Duke University President Richard Brodhead stated that “three of our students suffered a grave injustice at the hands of the legal system... I am determined that we will make some good come out of the grave injustice that took place."

Tuesday, 18 September 2007

NY Times online to stop charging

The New York Times has announced that as of midnight tonight it will stop charging for content that it started charging for two years ago. The NYT has been noticably irresolute about its Times Select online service. It began as a paid subscription that was free to print subscribers, but then the Times began to give free access to college students and educators. Now the Times reports that "in addition to opening the entire site to all readers, The Times will also make available its archives from 1987 to the present without charge, as well as those from 1851 to 1922, which are in the public domain. There will be charges for some material from the period 1923 to 1986, and some will be free." Removing the subscription barrier will open the website to traffic directed by search engines and the paper says the increased traffic and resulting increased ad revenues will more than make up for any lost subscription revenues.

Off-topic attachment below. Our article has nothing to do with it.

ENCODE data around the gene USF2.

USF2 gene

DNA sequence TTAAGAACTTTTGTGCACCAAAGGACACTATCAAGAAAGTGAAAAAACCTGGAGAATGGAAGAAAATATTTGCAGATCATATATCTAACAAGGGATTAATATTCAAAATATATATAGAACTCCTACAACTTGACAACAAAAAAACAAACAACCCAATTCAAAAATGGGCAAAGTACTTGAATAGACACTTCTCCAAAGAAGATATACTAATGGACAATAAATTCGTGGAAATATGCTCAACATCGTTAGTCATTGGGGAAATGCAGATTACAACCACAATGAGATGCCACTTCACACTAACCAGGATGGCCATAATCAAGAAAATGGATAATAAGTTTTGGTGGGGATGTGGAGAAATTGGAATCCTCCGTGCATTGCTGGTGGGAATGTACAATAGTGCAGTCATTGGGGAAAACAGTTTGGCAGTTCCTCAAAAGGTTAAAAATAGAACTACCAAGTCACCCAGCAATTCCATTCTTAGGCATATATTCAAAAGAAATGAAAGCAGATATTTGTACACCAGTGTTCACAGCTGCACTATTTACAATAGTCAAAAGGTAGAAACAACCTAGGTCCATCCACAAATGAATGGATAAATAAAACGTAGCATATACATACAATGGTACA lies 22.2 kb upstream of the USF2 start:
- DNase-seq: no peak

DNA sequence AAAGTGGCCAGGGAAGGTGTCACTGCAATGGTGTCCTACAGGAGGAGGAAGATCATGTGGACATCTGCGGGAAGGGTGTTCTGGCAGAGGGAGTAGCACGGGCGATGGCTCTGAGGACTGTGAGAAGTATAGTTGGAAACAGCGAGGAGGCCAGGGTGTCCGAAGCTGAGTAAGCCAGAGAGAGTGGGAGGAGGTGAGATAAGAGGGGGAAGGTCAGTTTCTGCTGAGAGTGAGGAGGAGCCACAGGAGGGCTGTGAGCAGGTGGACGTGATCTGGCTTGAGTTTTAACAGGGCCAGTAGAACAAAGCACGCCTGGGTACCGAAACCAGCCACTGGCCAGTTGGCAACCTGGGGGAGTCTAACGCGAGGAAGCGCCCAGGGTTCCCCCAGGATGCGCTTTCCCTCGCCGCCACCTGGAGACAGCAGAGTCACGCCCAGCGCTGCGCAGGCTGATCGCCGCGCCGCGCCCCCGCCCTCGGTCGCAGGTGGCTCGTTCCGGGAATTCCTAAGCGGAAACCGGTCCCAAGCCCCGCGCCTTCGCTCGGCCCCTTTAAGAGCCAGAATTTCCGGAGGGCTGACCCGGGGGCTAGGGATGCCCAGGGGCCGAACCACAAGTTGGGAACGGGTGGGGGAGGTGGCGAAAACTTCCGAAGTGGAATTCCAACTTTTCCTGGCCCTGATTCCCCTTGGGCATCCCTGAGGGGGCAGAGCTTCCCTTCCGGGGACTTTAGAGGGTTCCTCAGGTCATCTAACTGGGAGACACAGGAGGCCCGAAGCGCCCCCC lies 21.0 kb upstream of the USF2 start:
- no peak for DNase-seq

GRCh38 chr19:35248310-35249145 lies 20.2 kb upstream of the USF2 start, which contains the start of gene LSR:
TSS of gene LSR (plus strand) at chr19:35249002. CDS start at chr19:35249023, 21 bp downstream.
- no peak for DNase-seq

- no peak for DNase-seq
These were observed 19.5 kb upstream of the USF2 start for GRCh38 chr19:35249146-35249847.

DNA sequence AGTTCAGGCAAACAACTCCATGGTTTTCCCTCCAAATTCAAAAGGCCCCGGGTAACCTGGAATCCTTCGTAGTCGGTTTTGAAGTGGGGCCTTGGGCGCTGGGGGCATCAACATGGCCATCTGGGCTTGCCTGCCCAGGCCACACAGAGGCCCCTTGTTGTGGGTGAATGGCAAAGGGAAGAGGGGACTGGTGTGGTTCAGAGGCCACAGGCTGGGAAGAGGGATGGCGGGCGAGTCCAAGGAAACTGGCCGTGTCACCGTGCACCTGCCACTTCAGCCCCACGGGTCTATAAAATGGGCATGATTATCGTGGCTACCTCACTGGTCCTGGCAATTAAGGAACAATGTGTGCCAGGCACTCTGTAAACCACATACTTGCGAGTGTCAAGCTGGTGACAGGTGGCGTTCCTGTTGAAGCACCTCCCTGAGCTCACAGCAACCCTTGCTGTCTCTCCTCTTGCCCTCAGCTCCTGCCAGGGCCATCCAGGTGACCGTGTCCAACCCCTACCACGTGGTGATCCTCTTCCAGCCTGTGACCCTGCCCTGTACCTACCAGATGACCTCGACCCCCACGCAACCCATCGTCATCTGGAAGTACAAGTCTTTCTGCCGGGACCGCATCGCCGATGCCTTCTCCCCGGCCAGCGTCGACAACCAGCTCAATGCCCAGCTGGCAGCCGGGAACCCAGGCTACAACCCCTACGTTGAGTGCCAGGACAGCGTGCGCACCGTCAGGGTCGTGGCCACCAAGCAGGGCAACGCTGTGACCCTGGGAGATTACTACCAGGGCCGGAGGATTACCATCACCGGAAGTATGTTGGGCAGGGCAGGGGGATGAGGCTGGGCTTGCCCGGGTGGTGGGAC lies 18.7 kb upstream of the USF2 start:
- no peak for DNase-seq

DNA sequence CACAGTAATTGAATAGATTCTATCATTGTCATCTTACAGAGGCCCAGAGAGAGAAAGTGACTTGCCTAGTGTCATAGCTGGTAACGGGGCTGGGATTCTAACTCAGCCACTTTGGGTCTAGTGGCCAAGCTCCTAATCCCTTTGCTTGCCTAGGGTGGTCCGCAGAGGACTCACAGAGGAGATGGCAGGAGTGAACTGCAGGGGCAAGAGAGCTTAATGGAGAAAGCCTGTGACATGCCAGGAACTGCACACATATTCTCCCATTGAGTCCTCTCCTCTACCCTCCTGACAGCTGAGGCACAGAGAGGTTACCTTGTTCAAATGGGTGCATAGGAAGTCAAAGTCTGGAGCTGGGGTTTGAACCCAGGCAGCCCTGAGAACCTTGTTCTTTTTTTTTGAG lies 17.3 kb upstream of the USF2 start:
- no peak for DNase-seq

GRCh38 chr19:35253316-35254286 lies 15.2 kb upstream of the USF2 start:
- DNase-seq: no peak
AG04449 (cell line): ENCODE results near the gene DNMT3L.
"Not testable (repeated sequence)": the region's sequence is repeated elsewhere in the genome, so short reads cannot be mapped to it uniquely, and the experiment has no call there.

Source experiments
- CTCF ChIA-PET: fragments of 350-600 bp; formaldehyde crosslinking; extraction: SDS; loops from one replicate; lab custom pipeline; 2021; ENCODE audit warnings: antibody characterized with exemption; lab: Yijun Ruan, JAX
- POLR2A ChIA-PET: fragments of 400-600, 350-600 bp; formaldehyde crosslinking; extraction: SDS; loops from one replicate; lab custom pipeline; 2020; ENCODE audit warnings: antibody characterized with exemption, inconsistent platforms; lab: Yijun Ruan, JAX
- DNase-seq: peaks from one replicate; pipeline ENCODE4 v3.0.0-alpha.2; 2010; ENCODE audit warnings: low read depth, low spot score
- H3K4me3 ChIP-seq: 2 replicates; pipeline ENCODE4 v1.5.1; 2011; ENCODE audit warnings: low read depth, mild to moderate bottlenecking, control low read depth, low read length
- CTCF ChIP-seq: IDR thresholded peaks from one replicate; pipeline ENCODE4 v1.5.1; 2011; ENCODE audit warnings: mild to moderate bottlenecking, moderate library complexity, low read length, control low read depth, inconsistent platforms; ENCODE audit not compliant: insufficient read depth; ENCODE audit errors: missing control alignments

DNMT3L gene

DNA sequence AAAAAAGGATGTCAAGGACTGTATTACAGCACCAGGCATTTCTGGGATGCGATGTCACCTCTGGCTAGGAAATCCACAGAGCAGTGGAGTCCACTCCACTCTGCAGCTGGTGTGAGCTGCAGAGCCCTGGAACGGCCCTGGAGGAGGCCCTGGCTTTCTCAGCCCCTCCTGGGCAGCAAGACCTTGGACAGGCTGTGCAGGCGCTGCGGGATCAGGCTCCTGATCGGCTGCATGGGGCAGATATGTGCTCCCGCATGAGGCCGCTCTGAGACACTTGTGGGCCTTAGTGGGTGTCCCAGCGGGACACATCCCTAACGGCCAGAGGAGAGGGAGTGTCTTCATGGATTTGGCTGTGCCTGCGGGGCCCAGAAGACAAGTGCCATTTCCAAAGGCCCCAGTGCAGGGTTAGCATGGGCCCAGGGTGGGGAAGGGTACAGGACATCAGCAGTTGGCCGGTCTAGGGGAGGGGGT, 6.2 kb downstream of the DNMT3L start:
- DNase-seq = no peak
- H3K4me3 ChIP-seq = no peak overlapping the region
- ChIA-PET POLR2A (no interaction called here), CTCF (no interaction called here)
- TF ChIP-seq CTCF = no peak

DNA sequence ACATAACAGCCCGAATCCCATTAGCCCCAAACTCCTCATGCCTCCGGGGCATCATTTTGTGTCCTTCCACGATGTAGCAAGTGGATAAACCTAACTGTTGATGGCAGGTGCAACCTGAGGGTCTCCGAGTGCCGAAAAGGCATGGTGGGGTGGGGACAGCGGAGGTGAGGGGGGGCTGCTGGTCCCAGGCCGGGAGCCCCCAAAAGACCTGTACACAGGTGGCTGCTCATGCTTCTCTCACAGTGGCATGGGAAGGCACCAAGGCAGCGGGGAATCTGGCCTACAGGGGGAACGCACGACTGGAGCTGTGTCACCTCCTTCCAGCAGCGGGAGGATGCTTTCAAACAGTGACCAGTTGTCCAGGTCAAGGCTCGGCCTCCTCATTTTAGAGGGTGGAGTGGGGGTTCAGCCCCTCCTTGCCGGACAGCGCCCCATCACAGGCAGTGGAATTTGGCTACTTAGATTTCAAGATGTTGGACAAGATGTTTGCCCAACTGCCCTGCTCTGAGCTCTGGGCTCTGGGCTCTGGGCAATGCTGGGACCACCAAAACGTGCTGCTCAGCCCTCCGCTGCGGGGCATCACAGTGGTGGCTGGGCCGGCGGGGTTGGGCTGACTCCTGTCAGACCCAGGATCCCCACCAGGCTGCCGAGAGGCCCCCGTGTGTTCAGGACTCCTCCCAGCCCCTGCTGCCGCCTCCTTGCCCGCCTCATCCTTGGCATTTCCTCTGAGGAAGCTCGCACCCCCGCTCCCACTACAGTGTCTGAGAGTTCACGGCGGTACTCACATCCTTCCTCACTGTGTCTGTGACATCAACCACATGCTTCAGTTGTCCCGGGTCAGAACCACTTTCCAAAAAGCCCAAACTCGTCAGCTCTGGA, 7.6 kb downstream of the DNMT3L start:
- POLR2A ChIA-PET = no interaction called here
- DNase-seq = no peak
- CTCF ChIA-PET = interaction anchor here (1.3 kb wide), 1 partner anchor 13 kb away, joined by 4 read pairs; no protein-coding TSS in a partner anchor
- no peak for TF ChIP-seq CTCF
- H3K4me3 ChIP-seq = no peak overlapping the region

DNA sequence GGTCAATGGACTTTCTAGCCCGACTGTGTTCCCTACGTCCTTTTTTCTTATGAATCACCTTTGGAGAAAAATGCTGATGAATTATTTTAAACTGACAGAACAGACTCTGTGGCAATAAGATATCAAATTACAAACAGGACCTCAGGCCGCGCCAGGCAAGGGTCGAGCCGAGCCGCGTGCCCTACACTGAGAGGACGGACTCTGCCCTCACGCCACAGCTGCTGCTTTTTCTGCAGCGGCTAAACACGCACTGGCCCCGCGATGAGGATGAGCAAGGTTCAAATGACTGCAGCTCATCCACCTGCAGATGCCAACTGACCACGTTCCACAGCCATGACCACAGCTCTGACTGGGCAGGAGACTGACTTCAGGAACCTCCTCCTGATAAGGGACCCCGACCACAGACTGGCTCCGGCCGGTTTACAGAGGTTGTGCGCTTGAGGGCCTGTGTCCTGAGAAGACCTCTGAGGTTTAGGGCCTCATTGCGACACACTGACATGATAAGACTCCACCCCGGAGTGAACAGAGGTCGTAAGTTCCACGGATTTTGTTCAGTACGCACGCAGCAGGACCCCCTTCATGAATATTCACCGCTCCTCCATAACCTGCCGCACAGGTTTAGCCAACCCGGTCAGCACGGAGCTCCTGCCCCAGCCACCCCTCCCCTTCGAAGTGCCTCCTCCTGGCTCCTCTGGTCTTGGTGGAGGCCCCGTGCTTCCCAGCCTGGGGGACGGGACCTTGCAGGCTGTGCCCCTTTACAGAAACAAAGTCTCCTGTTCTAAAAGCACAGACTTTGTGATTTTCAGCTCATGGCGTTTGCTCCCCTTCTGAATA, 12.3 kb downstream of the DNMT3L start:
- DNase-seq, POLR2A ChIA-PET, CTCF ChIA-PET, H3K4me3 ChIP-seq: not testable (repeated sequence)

Monday, 17 September 2007

New attorney general

President Bush has named Judge Michael Mukasey Attorney General. Read the AP report on the appointment.

Academic library asks patrons what to cancel

In an article in the online university newsletter, the librarians at the University of St. Thomas in Minnesota have asked the university community to review and comment on their cancellation list. ""We propose canceling 31 titles for which there will be no exact counterpart available on campus. Please, take a moment to examine the list to ensure that we have precisely identified the least used resources for the campus. " It will be interesting to hear the results - will anyone bother to comment?